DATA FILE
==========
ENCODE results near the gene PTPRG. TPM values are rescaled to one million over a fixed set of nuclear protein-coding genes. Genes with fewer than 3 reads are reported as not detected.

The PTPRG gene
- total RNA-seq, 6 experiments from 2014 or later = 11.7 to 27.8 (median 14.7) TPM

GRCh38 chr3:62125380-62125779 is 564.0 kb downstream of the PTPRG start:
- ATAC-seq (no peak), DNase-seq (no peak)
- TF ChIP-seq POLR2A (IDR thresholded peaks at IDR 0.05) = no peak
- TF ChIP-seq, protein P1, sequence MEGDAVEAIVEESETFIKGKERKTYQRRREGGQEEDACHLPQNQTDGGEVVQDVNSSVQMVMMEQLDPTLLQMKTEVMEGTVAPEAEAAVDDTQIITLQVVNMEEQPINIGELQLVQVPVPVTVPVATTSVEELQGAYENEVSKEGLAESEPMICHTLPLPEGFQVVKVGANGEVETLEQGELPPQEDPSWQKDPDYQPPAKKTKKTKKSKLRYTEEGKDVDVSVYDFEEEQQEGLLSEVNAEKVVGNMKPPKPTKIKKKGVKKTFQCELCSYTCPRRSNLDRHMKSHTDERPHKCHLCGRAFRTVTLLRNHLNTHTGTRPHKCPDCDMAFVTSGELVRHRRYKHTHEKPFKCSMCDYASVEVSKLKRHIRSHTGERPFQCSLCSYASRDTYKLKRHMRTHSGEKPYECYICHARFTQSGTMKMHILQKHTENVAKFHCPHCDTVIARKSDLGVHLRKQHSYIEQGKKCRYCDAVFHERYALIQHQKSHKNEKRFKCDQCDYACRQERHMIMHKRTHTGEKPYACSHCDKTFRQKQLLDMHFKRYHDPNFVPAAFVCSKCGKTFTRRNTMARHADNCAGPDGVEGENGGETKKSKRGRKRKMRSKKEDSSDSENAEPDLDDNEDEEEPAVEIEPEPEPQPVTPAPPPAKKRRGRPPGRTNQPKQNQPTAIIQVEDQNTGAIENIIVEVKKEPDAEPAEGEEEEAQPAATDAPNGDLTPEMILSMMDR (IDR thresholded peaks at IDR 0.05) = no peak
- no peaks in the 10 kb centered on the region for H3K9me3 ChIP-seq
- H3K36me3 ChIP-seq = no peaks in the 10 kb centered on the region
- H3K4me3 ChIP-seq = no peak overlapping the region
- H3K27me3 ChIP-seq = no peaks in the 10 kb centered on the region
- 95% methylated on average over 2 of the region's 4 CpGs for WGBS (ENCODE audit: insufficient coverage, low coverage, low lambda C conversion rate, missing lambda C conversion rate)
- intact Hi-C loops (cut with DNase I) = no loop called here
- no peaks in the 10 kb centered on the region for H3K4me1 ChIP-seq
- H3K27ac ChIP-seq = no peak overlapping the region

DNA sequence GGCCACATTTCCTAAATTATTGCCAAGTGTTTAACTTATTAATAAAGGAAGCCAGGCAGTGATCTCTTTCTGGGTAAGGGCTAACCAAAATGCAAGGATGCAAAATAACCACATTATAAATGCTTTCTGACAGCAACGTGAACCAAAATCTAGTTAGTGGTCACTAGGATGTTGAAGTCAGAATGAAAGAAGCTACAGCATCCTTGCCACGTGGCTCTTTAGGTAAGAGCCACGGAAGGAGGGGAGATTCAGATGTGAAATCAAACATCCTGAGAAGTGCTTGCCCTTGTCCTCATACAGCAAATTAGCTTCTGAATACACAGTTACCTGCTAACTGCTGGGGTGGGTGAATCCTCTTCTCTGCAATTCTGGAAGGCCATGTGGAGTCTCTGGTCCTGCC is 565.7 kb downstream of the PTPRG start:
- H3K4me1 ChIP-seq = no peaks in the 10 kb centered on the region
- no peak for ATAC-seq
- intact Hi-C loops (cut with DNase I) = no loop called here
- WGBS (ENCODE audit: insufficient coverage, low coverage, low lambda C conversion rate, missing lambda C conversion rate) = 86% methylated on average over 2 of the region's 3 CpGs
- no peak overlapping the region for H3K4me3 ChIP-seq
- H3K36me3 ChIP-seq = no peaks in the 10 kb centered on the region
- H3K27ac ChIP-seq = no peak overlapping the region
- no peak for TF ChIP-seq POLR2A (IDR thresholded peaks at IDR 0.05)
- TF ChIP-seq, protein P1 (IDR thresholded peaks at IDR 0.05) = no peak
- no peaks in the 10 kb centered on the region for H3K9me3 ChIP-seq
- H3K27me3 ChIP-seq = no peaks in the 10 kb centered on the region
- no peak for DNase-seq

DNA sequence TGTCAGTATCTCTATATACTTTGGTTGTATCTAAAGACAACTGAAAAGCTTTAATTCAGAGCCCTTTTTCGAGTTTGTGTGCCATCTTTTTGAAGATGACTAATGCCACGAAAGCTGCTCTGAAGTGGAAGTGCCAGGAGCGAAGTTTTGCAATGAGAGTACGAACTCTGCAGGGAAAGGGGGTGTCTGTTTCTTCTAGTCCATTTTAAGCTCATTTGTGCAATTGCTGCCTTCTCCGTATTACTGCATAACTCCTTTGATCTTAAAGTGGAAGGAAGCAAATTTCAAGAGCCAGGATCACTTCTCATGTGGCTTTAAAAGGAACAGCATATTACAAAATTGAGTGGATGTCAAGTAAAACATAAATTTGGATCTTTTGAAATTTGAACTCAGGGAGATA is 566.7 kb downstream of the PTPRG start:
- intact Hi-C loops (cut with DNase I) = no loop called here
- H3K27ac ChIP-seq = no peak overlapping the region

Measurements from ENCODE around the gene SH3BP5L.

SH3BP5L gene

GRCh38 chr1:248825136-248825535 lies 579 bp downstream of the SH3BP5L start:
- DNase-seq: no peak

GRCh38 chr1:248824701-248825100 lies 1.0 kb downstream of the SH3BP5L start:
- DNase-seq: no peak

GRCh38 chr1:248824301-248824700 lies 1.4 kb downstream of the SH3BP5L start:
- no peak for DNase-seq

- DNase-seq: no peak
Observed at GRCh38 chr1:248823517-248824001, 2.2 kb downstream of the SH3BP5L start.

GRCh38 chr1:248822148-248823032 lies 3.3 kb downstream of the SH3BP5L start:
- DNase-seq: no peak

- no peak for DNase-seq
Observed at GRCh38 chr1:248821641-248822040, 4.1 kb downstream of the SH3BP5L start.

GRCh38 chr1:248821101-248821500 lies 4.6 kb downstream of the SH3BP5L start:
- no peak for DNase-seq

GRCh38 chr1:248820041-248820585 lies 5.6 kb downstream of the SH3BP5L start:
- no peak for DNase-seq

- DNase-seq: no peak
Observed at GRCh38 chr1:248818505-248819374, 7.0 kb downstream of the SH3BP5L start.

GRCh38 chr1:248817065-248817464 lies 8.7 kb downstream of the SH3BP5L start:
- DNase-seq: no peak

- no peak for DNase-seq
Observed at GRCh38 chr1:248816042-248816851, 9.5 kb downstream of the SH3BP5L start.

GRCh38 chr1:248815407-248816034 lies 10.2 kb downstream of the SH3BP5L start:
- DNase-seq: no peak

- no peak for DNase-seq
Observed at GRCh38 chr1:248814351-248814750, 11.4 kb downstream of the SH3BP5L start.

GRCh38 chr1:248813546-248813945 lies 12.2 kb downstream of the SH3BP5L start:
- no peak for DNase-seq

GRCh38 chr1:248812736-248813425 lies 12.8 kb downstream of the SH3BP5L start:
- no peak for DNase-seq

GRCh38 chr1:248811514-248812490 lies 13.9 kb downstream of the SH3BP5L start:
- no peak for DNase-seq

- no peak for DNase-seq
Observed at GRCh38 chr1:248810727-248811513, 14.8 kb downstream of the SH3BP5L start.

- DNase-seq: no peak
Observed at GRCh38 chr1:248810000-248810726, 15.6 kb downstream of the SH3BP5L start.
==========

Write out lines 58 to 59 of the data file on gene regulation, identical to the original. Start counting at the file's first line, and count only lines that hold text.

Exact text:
- no peak for DNase-seq
Observed at GRCh38 chr1:248814351-248814750, 11.4 kb downstream of the SH3BP5L start.